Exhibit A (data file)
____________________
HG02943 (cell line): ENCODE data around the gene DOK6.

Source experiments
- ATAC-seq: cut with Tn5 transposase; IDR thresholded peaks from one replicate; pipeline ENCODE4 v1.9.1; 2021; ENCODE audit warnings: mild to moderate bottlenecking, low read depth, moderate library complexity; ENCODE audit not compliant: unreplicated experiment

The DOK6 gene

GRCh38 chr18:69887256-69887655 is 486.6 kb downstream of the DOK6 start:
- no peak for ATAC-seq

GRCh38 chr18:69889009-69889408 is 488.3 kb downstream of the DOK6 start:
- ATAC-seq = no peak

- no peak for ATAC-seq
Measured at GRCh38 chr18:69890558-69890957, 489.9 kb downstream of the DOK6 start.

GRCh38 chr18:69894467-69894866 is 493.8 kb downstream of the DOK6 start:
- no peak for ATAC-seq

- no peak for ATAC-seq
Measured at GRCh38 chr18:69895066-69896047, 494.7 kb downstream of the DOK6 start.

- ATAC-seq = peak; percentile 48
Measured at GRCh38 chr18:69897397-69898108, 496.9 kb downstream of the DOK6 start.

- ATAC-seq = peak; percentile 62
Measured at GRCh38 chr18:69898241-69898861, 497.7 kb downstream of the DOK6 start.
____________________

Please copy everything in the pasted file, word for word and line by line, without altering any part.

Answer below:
HG02943 (cell line): ENCODE data around the gene DOK6.

Source experiments
- ATAC-seq: cut with Tn5 transposase; IDR thresholded peaks from one replicate; pipeline ENCODE4 v1.9.1; 2021; ENCODE audit warnings: mild to moderate bottlenecking, low read depth, moderate library complexity; ENCODE audit not compliant: unreplicated experiment

The DOK6 gene

GRCh38 chr18:69887256-69887655 is 486.6 kb downstream of the DOK6 start:
- no peak for ATAC-seq

GRCh38 chr18:69889009-69889408 is 488.3 kb downstream of the DOK6 start:
- ATAC-seq = no peak

- no peak for ATAC-seq
Measured at GRCh38 chr18:69890558-69890957, 489.9 kb downstream of the DOK6 start.

GRCh38 chr18:69894467-69894866 is 493.8 kb downstream of the DOK6 start:
- no peak for ATAC-seq

- no peak for ATAC-seq
Measured at GRCh38 chr18:69895066-69896047, 494.7 kb downstream of the DOK6 start.

- ATAC-seq = peak; percentile 48
Measured at GRCh38 chr18:69897397-69898108, 496.9 kb downstream of the DOK6 start.

- ATAC-seq = peak; percentile 62
Measured at GRCh38 chr18:69898241-69898861, 497.7 kb downstream of the DOK6 start.